Residential News » Laguna Beach Edition | By Michael Gerrity | March 12, 2021 8:20 AM ET
Average annual equity gain of $26,300 per homeowner
According to CoreLogic's latest Home Equity Report for the fourth quarter of 2020, U.S. homeowners with mortgages (which account for roughly 62% of all properties) have seen their equity increase by 16.2% year over year, representing a collective equity gain of over $1.5 trillion, and an average gain of $26,300 per homeowner, since the fourth quarter of 2019.
As competition for the dwindling supply of for-sale homes drove prices up, average annual homeowner equity gains in the fourth quarter of 2020 reached the highest level since 2013. For current owners, these gains have created a buffer against financial difficulties brought on by the pandemic, and enabled means for pursuing renovations as people are spending more time at home. For the broader market, home equity gains have also reduced the risk of homes falling underwater and pushing distressed sales into the market.
"Compared with a year earlier, home prices in December 2020 were up sharply -- 9.2%, according to the CoreLogic Home Price Index -- boosting the amount of home equity for the average homeowner with a mortgage to more than $200,000," said Dr. Frank Nothaft, chief economist for CoreLogic. "This equity growth has enabled many families to finance home remodeling, such as adding an office or study, further contributing to last year's record level in home improvement spending."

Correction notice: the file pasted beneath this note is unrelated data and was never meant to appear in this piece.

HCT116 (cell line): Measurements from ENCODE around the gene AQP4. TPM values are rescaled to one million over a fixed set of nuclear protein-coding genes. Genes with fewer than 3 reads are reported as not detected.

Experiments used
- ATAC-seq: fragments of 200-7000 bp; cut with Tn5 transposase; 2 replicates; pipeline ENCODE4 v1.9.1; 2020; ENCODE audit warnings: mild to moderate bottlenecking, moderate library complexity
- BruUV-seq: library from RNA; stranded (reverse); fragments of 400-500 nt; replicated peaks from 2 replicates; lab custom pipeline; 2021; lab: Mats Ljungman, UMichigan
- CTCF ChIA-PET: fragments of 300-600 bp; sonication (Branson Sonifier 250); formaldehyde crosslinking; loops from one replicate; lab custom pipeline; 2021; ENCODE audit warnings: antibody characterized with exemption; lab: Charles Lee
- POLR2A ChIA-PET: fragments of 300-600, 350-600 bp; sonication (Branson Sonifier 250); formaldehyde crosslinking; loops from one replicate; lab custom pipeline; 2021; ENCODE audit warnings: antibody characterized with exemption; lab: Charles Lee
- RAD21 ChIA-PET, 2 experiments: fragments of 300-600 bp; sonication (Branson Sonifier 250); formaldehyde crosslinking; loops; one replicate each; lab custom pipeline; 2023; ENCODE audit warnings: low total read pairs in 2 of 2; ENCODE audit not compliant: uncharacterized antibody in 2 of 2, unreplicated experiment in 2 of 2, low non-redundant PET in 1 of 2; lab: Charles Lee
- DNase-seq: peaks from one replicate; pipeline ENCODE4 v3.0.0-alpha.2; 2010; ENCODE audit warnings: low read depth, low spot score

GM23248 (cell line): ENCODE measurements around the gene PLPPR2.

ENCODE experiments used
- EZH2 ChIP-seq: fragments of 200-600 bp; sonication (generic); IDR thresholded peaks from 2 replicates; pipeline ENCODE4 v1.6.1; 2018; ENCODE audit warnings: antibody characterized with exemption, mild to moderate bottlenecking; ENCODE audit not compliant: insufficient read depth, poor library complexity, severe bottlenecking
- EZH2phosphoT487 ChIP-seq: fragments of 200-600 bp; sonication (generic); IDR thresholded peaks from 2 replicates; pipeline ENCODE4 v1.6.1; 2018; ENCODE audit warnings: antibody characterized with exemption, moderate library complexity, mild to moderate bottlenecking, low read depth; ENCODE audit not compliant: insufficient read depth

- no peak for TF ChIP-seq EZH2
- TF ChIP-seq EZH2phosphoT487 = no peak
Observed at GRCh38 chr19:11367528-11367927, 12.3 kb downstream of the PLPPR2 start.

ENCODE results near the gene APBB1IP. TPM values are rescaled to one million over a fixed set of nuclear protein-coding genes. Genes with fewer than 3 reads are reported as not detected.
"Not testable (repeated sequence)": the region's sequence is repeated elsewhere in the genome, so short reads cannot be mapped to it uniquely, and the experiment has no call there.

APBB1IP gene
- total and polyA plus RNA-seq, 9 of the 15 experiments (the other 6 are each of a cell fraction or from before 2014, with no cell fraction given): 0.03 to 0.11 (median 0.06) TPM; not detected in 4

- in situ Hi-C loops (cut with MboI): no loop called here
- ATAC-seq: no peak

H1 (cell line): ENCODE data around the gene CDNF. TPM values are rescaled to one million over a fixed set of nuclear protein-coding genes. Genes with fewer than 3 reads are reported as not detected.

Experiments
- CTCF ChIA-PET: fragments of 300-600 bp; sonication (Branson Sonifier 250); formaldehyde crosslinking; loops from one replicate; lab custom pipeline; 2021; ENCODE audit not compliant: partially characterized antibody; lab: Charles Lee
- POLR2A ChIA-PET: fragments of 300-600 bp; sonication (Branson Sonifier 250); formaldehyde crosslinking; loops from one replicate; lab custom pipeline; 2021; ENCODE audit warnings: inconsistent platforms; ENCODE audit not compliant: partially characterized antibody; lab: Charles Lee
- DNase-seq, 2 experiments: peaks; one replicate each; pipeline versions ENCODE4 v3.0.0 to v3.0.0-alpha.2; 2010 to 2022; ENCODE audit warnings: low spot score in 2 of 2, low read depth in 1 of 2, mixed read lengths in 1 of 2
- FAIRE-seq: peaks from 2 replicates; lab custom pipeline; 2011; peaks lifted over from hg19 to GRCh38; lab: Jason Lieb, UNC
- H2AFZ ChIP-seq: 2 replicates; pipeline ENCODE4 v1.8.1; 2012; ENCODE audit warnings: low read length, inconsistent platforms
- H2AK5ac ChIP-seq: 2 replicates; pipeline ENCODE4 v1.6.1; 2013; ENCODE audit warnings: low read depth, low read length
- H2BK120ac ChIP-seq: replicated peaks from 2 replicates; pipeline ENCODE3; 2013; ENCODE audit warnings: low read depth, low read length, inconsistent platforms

"Positive factors like record-low interest rates and a booming housing market encouraged many families to enter homeownership," said Frank Martell, president and CEO of CoreLogic. "This growing bank of personal wealth that homeownership affords was noticed by many but in particular for first-time buyers who want a piece of the cake. As a result, we may see more of those currently renting start to enter the market in the near future."
Negative equity, also referred to as underwater or upside down, applies to borrowers who owe more on their mortgages than their homes are currently worth. As of the fourth quarter of 2020, negative equity share, and the quarter-over-quarter and year-over-year changes, were as follows:
Because home equity is affected by home price changes, borrowers with equity positions near (+/-5%) the negative equity cutoff are most likely to move out of or into negative equity as prices change, respectively. Looking at the fourth quarter of 2020 book of mortgages, if home prices increase by 5%, 216,000 homes would regain equity; if home prices decline by 5%, 292,000 would fall underwater.
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